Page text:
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  1. I'm a red drinker really but have had a few friends with bags of money who have introduced me to some very nice whites. My favourite of all at the moment is white by the New Zealand makers Villa Maria, a sauvignon blanc at £7-8. If you like chardonnay, their chardonnay is cracking too.
  2. Also cold dishes like game pie and spiced beef. Milk puddings and jellies. Porridge and oatcakes (as we've expanded into British food not just English) There are dishes that use ingredients that you don't get in other places - things made with quinces and damsons for example. Kedgeree is totallly British.
  3. I was very disappointed last year by the show and thought it 'looked' alot better this year but it was still weedy. If you're fairly up to date with your game buying then there was very little that you probably haven't already tried/bought. There needed to be some merchandise - freebies are fun but even some stuff to buy would have been great. Gashapon or Nintendogs teeshirts, sweets or something. It was all very dry. I think Edge are a funny lot. Both years now, that I've been, they've supported the show strongly but they don't have any of their magazines lying around and to give a few away each day I'm sure would convert more readers. Still as Blue said, we had a great day out, bumped onto our pals Stifler and Onebrow and bought a fantastic green xbox from Gamestation - so we now have an xbox each. Woot.
  4. (re the Good housekeeping book) But it's regularly updated and has all new stuff in it.
  5. Chicken soup will easily get rid of a headache (and wearing red socks helps apparently, I read the other day. If you have some in your designated drawer Mr Davros? ) and cures all other ills - which is why it's known as Jewish Penicillin.
  6. Yep, Nigel Slater is very good and I have all his books - but in my opinion my Good Housekeeping Institute tome can't be beaten. It has great recipes (perhaps the most wonderful lemon meringue pie in the universe) lots of interesting and modern recipes, but also the basics, how to make gravy, roast a chicken, bone a fish etc. It's a very odd book as whatever you fancy cooking and wish you had a recipe for, miraculously it's in there. About it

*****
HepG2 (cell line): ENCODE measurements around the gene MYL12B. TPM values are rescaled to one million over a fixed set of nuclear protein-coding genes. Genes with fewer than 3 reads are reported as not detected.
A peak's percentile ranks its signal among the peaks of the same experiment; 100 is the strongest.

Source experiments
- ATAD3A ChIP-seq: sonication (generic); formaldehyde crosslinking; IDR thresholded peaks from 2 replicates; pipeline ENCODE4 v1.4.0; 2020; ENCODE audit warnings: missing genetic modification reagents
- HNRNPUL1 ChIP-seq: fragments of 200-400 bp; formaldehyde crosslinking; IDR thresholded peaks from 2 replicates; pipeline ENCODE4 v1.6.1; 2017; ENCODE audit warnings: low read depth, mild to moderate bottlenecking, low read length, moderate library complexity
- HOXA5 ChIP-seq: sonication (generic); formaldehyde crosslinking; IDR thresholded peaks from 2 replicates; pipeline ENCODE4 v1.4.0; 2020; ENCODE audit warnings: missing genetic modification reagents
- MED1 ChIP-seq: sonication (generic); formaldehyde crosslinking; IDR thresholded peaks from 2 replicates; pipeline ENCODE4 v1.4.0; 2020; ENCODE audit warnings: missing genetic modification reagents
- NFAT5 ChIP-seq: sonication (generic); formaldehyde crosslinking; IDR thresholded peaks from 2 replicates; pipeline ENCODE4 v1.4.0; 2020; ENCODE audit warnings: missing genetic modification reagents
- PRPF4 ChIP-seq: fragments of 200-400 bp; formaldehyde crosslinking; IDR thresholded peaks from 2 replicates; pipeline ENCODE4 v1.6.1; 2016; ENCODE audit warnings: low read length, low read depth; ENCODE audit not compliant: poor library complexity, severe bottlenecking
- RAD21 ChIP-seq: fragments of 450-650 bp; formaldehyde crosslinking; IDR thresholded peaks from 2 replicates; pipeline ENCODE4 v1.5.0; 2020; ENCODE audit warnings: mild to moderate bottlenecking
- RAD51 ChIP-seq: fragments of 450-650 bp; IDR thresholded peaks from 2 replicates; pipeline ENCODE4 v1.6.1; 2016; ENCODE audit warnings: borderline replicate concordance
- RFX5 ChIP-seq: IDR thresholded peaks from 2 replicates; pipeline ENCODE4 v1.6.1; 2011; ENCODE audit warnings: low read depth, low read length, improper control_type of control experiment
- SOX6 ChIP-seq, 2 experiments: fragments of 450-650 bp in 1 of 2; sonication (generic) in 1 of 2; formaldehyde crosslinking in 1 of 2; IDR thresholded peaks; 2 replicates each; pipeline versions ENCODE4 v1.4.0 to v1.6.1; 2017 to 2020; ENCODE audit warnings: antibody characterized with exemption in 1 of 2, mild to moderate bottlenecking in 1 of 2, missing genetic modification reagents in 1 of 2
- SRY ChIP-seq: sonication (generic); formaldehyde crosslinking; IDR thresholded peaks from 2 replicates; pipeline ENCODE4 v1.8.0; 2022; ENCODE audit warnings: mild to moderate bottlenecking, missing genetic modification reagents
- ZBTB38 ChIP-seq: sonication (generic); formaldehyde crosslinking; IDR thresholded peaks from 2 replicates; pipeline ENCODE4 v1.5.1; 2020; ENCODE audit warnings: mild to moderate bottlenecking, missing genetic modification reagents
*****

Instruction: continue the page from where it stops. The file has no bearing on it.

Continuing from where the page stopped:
7. Hoorah! Due to the pressure from manufacturers - via the public voting with their taste buds - the government is reducing it's demands to cut down on salt in food. Thank god. I like high quality food that I cook myself and know what goes into it but when I go for 6 Chicken McNuggets, I want it them taste like the taste I have in my mind. And we were saying the other night how dreary our Domino Pizzas were, like they had no salt. Have you noticed any of your favourites getting drabber?
  8. Pemberton86


    They were in the toy dept so I guess they were a toy/model tank.
  9. Has to be ready salted and blackcurrant jam for me, I'm afraid. Soz
  10. I was looking at the forum last night and wondering how it was all going - so I'm glad it all went well.
  11. The thing that makes an official smoothy a smoothy is, I've heard, the fruit being frozen and no dairy product. Hard to blend frozen stuff with a hand blender. I've got a vicious metal one and it still wont really do it. You need a jug blender. So bananas are great as they're a thickening fruit and I highly recommend coconut powder as you get all that coconutty flavour and body/richness without the greasiness of a can of milk/cream. Soaked/tinned prunes and yoghurt give you a good caramel flavoured smoothy. With other soaked dried fruit and mixed spice you have a nice wintery flavoured smoothy. You'll go soup crazy now you can blend it in the pan
  12. All the above and they work really well in grated in a cake or in bread.
  13. The Ham in Coke is very good and I've done it several times. Its' the same effect as glazing a baked ham with honey so I don't know why people are all shocked. Your menu sounds great - not as simple as you were aiming for though
  14. It supposedly adds the the extra taste that we all have that's called (but may not be spelled) umami. We all know about sweet, salt, sour etc going on in the mouth but there is an extra one - this umami taste. It's a rounded sort of savoriness and you get it in soy sauce, lots of japanese food and surprisingly alot of italian food. Which is apparently why we've all taken to Italian food so much. It's recently found 'flavour' and research is ongoing into it. There was a prog on radio4 about a couple of weeks ago. On the same programme thay said that there had now been huge amounts of research into MSG and it had no side effects whatsoever. If you ate 3 kilos of it in one sitting you might feel sick from the quantity but you would still have no side effects - so folk who say it gived them headaches etc are not really being affected by it. I have used it in the past and it's great - but then it got all difficult to find. My other half says when you start using it you suddenly realise you have that missing magic ingredient that makes your home made chinese food taste like the restaurant food you've being trying to capture.
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